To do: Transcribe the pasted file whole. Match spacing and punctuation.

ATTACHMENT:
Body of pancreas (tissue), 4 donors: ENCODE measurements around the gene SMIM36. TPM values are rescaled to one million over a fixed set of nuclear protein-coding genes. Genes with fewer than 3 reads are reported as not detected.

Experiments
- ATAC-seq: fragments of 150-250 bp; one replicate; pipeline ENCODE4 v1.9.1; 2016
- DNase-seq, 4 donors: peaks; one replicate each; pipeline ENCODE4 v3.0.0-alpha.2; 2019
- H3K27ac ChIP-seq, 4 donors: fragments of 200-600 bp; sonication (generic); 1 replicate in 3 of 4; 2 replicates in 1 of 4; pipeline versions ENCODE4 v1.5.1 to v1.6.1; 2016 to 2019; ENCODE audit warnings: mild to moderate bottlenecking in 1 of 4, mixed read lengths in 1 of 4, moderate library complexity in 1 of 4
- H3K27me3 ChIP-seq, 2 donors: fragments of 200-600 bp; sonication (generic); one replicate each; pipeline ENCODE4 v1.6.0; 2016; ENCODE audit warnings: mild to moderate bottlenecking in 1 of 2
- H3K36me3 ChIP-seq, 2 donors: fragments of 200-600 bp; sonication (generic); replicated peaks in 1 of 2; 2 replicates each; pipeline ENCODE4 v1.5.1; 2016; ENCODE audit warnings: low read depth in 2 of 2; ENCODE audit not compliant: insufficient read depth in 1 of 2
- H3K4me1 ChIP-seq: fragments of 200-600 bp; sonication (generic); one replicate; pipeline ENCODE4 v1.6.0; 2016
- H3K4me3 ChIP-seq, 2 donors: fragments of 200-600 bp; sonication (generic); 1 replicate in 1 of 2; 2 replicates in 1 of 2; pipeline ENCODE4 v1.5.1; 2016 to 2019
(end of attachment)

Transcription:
Body of pancreas (tissue), 4 donors: ENCODE measurements around the gene SMIM36. TPM values are rescaled to one million over a fixed set of nuclear protein-coding genes. Genes with fewer than 3 reads are reported as not detected.

Experiments
- ATAC-seq: fragments of 150-250 bp; one replicate; pipeline ENCODE4 v1.9.1; 2016
- DNase-seq, 4 donors: peaks; one replicate each; pipeline ENCODE4 v3.0.0-alpha.2; 2019
- H3K27ac ChIP-seq, 4 donors: fragments of 200-600 bp; sonication (generic); 1 replicate in 3 of 4; 2 replicates in 1 of 4; pipeline versions ENCODE4 v1.5.1 to v1.6.1; 2016 to 2019; ENCODE audit warnings: mild to moderate bottlenecking in 1 of 4, mixed read lengths in 1 of 4, moderate library complexity in 1 of 4
- H3K27me3 ChIP-seq, 2 donors: fragments of 200-600 bp; sonication (generic); one replicate each; pipeline ENCODE4 v1.6.0; 2016; ENCODE audit warnings: mild to moderate bottlenecking in 1 of 2
- H3K36me3 ChIP-seq, 2 donors: fragments of 200-600 bp; sonication (generic); replicated peaks in 1 of 2; 2 replicates each; pipeline ENCODE4 v1.5.1; 2016; ENCODE audit warnings: low read depth in 2 of 2; ENCODE audit not compliant: insufficient read depth in 1 of 2
- H3K4me1 ChIP-seq: fragments of 200-600 bp; sonication (generic); one replicate; pipeline ENCODE4 v1.6.0; 2016
- H3K4me3 ChIP-seq, 2 donors: fragments of 200-600 bp; sonication (generic); 1 replicate in 1 of 2; 2 replicates in 1 of 2; pipeline ENCODE4 v1.5.1; 2016 to 2019